Tuesday, October 5, 2010
Hearing Loss: Could It Happen to You?
The right headset and a little knowledge can save your hearing
Believe it or not, ear cups—the round things on headsets that go over your ears—make a big difference. In recent years, different materials have been found to be especially effective at blocking unwanted cockpit noise. Some manufacturers are using materials like magnesium, or modifying the ear-cup shape to enhance attenuation and performance. Related to the ear cup is the clamping pressure. While ANR headsets clamp lightly (they rely on the circuitry to reduce noise), PNR sets depend on clamping for noise reduction. So try on a headset for an extended period of time so you can detect any clamping pressure hotspots on your ears or head. Any headset worn in the store for 20 seconds feels good.
Ear seals (the soft rings that attach to the headset’s ear cups) have been getting a lot of attention lately. Oregon Aero has been offering retrofit kits for various headsets for some time now, and pilots are beginning to appreciate the comfort and noise reduction available from good ear seals. The best ones are breathable to reduce sweat. That means organic materials like cotton and leather work best. Also, thick ear seals that elevate the ear cup away from your ear have been found to increase comfort on long flights.
Headset microphones come in two basic flavors: dynamic and electret condenser. In recent years, more manufacturers have switched to electret-condenser microphones for general aviation headsets. An electret-condenser mic generates a powered signal that sounds louder and clearer and with less background noise. Dynamic microphones are nonpowered and still used on older—and especially military—aircraft. They cost less and handle abuse better, but are becoming nonstandard in today’s GA environment. As a general rule, use the same type of headset microphones in all your intercom outlets.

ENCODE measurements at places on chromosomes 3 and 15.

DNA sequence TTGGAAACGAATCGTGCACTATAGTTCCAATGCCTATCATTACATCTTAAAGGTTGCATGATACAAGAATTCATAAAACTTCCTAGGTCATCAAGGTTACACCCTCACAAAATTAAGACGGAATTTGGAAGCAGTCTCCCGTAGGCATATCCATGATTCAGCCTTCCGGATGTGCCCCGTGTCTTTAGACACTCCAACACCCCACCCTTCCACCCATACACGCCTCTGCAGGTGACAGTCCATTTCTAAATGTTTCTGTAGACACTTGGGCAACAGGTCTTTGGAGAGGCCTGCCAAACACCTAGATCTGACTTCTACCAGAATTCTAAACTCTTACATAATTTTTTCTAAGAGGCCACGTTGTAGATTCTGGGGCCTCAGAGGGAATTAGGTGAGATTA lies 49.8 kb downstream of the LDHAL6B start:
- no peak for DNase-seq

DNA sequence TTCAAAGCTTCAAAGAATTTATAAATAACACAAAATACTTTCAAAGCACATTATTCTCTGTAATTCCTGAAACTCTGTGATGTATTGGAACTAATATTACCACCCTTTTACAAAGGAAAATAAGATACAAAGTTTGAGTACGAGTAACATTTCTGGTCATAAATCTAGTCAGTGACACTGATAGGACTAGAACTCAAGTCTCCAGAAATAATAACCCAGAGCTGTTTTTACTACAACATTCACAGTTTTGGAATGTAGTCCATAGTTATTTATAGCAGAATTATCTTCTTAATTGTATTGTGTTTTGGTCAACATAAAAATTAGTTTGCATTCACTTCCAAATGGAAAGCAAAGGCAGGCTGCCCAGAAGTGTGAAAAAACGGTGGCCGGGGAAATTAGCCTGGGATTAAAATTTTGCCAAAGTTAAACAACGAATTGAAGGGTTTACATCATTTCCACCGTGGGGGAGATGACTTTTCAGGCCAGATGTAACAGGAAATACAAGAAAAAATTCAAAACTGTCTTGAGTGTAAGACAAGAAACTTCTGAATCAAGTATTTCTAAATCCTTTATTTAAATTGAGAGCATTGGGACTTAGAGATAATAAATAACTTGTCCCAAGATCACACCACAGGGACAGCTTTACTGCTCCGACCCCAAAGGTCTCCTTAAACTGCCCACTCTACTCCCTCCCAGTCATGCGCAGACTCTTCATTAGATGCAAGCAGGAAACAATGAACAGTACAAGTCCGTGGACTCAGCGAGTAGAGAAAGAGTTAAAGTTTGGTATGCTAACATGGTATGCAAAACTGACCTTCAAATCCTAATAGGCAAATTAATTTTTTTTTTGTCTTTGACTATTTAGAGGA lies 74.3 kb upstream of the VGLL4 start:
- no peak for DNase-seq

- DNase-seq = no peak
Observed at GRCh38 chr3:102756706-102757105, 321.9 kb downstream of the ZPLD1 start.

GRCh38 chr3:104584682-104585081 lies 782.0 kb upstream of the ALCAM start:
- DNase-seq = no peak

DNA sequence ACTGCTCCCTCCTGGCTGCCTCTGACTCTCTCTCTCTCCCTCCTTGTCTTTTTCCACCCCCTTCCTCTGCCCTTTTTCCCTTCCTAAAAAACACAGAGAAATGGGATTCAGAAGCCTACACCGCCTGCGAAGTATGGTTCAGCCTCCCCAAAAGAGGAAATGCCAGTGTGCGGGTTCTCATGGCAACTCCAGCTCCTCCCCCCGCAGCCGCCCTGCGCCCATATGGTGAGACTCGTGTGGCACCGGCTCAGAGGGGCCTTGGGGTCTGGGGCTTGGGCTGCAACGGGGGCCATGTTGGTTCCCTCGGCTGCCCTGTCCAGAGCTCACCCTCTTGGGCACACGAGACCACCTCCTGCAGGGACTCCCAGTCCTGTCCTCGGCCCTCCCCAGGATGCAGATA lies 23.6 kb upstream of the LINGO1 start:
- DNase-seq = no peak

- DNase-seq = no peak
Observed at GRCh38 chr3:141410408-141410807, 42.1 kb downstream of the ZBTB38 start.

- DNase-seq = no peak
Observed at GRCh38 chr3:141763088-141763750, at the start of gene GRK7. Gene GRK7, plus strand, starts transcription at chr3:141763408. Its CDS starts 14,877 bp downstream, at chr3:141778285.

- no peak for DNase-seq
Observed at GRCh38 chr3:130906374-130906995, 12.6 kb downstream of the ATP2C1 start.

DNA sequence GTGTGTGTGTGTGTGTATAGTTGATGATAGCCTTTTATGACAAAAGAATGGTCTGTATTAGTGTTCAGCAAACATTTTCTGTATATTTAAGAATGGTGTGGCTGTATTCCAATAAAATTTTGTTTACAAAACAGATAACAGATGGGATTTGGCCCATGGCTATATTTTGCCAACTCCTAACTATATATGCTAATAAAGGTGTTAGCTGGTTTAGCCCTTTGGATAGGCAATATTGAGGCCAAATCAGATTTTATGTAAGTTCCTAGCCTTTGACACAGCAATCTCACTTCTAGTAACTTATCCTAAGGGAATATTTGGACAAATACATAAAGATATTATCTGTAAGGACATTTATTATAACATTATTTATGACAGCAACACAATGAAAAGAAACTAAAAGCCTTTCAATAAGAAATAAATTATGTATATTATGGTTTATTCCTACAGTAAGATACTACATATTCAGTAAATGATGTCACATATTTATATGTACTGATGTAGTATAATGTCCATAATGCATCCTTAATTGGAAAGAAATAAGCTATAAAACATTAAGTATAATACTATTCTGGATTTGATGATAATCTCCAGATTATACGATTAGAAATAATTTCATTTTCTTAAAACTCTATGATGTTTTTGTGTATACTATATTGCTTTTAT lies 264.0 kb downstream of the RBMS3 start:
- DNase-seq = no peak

The Latest Thing
Just recently, pilots in noisy environments have discovered what musicians have known for some time: Doubling up on hearing protection is great insurance against hearing loss. That means using multiple forms of noise attenuation that won’t color the sound you’re accustomed to hearing. Several companies make special ear plugs that have a tiny removable sound filter that reduces noise in certain frequencies. Next time, instead of shoving those cheap foam plugs into your ears that block everything and make you feel like you have a monster head cold, use custom plugs. Since they only block harmful frequencies, normal sounds come through loud and clear. Using these custom plugs in addition to your regular headset adds 15 to 20 dB of additional noise reduction. Ask your audiologist for frequency-specific ear plugs or “musician’s ear plugs.” They normally run under $100, including the molds.
The most important fact from all of this is that headsets are a vital part of any pilot’s equipment. Among aviators, hearing loss seems to be a given. Caused by early neglect, improper headsets or infrequent use of them, it’s a loss that doesn’t have to exist. Hearing is a valuable sense considered second only to sight, and especially so for pilots. It makes sense to protect it at any cost. Don’t take hearing loss lightly and don’t think, “It won’t happen to me,” because if you fly long enough, it will.
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